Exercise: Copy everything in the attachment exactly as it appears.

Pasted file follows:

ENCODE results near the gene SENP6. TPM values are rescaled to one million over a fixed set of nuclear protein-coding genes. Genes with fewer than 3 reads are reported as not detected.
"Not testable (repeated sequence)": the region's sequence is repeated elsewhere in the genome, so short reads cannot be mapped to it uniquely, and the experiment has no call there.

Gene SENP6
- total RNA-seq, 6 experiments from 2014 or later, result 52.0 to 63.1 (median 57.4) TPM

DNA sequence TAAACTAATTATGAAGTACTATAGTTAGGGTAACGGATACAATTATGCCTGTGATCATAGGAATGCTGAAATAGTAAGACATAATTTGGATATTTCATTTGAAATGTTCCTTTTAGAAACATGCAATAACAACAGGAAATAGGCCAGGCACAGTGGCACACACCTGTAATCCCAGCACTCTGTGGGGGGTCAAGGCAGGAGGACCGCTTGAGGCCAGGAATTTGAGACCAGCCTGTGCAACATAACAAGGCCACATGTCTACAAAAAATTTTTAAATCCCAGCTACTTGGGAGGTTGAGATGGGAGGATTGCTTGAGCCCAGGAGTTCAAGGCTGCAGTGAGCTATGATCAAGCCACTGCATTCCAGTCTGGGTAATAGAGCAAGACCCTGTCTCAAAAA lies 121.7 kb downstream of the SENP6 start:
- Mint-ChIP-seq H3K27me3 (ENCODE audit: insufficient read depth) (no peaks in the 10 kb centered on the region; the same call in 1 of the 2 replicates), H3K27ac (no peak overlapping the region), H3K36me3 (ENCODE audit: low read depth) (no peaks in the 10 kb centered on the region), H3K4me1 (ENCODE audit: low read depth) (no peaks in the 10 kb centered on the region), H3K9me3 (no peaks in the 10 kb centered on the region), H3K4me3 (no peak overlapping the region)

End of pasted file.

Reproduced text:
ENCODE results near the gene SENP6. TPM values are rescaled to one million over a fixed set of nuclear protein-coding genes. Genes with fewer than 3 reads are reported as not detected.
"Not testable (repeated sequence)": the region's sequence is repeated elsewhere in the genome, so short reads cannot be mapped to it uniquely, and the experiment has no call there.

Gene SENP6
- total RNA-seq, 6 experiments from 2014 or later, result 52.0 to 63.1 (median 57.4) TPM

DNA sequence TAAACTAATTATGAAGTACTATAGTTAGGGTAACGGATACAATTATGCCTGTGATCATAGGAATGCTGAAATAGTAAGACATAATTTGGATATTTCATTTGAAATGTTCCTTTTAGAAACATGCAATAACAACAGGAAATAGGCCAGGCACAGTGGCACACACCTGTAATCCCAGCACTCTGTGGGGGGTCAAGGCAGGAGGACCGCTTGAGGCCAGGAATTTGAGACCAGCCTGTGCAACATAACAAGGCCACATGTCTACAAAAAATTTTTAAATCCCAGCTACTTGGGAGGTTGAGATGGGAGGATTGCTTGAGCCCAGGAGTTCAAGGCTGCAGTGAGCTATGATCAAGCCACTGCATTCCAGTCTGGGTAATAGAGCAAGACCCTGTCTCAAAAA lies 121.7 kb downstream of the SENP6 start:
- Mint-ChIP-seq H3K27me3 (ENCODE audit: insufficient read depth) (no peaks in the 10 kb centered on the region; the same call in 1 of the 2 replicates), H3K27ac (no peak overlapping the region), H3K36me3 (ENCODE audit: low read depth) (no peaks in the 10 kb centered on the region), H3K4me1 (ENCODE audit: low read depth) (no peaks in the 10 kb centered on the region), H3K9me3 (no peaks in the 10 kb centered on the region), H3K4me3 (no peak overlapping the region)